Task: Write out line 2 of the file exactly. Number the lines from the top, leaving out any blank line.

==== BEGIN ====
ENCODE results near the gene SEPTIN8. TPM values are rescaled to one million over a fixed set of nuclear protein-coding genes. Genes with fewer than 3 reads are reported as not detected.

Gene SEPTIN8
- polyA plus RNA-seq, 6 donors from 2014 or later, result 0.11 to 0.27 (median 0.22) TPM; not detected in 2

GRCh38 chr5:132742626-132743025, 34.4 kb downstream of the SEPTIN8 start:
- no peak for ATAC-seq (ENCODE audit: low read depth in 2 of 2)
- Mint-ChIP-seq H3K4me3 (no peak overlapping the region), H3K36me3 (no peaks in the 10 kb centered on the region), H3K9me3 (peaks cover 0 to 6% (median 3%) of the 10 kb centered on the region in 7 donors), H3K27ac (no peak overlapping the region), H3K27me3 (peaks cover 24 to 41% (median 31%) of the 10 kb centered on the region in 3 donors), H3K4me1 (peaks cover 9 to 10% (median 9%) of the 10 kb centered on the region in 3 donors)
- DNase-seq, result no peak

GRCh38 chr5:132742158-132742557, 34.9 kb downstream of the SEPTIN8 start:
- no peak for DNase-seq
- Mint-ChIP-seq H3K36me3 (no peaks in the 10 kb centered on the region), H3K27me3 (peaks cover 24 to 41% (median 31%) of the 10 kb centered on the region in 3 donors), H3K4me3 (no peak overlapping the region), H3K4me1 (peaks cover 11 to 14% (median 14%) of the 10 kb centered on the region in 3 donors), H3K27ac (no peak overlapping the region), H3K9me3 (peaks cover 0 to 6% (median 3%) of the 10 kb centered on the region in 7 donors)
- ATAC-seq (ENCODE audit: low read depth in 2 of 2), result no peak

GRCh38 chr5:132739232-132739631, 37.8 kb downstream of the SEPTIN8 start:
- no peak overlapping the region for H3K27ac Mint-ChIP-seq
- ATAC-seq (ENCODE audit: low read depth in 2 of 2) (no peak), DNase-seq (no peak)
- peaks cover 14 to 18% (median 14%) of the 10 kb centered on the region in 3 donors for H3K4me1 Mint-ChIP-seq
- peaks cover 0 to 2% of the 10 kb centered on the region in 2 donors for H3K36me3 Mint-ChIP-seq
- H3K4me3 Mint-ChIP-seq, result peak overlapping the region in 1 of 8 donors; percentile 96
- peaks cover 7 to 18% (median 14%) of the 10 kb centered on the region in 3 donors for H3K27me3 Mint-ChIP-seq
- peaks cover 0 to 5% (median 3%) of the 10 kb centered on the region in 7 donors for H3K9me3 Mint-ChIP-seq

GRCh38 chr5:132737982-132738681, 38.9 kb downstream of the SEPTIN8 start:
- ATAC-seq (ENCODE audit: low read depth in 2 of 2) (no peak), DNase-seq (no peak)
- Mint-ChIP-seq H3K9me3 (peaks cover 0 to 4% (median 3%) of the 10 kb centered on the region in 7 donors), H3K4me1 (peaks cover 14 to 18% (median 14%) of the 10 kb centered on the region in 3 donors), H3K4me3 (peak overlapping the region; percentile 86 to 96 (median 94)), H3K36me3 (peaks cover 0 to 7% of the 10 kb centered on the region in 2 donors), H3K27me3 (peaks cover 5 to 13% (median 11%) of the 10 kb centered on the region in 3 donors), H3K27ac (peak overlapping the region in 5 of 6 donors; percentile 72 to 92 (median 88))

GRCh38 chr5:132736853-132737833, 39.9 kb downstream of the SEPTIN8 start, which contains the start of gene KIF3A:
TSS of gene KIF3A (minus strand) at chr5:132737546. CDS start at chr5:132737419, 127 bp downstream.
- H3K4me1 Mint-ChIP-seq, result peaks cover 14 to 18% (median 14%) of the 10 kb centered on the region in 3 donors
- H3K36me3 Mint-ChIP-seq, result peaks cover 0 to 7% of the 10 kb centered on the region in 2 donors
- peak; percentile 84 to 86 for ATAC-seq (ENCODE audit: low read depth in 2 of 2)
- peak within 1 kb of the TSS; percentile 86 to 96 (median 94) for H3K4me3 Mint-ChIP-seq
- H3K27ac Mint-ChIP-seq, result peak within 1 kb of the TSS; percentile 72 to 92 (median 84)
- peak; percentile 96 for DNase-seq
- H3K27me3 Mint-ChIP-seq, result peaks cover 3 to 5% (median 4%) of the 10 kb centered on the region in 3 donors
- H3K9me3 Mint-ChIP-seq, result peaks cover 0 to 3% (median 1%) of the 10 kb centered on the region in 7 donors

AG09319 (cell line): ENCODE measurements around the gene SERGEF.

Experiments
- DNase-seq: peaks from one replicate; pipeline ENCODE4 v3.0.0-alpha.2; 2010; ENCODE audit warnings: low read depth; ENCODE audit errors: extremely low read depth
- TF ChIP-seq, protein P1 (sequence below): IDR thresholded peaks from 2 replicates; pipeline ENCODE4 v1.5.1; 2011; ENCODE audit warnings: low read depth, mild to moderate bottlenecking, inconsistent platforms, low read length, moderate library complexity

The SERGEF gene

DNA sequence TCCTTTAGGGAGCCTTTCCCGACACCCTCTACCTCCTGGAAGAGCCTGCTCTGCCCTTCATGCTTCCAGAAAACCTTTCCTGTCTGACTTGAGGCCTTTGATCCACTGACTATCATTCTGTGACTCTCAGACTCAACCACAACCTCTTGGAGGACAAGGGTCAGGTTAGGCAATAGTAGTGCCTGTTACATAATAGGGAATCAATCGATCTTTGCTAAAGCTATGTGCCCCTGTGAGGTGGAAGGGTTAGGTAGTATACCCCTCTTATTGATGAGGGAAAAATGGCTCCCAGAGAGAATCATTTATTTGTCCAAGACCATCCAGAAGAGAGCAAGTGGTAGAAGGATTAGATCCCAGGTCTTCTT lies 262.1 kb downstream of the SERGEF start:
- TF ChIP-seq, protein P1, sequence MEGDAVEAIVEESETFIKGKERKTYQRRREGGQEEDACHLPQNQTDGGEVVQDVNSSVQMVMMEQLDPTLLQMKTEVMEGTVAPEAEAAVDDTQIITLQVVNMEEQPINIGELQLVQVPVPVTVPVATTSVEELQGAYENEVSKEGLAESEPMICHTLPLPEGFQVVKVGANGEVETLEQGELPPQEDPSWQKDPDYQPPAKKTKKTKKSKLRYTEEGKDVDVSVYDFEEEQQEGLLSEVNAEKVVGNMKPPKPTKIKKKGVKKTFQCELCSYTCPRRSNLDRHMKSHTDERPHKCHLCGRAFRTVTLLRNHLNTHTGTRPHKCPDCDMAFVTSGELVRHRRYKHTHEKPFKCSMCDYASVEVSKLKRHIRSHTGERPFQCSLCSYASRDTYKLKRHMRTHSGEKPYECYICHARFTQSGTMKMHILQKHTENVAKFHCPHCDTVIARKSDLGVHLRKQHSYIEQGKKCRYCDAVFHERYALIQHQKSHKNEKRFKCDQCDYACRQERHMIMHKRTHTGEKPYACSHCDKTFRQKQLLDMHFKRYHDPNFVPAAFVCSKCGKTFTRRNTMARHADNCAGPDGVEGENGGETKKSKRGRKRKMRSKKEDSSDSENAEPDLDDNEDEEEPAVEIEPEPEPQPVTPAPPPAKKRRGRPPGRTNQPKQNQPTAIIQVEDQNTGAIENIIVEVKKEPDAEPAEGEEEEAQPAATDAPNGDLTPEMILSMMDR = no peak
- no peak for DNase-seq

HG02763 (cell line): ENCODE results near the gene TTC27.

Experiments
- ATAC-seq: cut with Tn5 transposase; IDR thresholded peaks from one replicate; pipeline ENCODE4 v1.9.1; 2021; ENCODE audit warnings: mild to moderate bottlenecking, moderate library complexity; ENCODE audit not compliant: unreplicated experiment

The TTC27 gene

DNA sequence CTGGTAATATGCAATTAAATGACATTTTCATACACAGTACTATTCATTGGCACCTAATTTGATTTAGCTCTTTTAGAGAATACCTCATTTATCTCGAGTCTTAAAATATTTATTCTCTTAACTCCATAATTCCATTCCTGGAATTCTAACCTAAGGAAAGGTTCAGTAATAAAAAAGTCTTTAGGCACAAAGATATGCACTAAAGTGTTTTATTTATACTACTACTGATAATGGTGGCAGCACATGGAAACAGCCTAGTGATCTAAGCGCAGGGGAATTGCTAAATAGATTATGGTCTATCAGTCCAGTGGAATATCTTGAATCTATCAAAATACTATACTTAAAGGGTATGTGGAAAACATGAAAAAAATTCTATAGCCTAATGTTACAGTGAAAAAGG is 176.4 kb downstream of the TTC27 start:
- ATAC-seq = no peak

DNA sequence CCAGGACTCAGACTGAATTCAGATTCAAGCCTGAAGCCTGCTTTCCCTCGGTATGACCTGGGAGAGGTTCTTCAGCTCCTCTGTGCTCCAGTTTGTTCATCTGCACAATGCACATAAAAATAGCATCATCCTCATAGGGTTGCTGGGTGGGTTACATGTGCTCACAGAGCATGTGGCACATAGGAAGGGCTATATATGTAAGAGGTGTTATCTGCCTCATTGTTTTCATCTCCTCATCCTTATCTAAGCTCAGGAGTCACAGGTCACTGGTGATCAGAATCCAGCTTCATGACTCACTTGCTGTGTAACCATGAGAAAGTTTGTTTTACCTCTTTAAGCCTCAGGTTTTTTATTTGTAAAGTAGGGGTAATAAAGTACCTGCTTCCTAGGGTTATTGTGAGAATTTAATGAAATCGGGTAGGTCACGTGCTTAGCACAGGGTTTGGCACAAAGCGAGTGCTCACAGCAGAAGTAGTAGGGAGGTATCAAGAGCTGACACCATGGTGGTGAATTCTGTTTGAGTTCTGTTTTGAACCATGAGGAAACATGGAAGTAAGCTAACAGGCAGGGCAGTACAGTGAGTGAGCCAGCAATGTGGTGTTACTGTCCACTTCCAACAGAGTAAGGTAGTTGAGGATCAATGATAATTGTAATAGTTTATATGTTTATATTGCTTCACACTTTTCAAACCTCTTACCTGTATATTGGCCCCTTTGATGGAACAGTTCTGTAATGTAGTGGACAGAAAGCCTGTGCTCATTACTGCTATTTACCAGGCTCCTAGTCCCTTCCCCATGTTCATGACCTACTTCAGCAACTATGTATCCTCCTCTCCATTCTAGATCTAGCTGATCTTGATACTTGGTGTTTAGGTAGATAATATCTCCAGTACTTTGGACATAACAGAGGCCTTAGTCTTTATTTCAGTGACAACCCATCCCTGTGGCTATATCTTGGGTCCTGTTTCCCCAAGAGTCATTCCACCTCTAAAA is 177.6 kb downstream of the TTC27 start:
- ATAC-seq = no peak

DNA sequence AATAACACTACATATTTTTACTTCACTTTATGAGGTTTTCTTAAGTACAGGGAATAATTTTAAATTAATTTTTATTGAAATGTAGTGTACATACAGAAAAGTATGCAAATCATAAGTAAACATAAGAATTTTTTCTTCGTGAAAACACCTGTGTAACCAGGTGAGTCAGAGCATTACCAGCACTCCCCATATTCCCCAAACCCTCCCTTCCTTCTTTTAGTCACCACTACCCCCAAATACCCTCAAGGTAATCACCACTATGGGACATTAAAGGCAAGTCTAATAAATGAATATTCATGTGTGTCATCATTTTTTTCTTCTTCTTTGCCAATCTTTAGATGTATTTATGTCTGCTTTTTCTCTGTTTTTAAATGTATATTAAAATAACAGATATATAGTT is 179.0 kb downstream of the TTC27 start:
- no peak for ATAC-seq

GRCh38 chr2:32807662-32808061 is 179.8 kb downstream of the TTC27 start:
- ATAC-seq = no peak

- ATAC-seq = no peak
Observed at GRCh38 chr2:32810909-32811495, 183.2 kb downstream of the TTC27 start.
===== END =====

Gene SEPTIN8